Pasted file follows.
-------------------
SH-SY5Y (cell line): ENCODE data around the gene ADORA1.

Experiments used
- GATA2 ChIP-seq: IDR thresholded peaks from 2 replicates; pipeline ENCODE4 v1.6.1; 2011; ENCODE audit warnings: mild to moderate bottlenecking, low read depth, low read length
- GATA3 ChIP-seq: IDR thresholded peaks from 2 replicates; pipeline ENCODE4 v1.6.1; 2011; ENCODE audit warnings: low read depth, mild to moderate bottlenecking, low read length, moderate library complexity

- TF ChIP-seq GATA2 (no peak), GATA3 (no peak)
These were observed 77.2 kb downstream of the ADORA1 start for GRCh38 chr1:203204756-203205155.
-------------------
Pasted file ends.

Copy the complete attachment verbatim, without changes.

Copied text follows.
SH-SY5Y (cell line): ENCODE data around the gene ADORA1.

Experiments used
- GATA2 ChIP-seq: IDR thresholded peaks from 2 replicates; pipeline ENCODE4 v1.6.1; 2011; ENCODE audit warnings: mild to moderate bottlenecking, low read depth, low read length
- GATA3 ChIP-seq: IDR thresholded peaks from 2 replicates; pipeline ENCODE4 v1.6.1; 2011; ENCODE audit warnings: low read depth, mild to moderate bottlenecking, low read length, moderate library complexity

- TF ChIP-seq GATA2 (no peak), GATA3 (no peak)
These were observed 77.2 kb downstream of the ADORA1 start for GRCh38 chr1:203204756-203205155.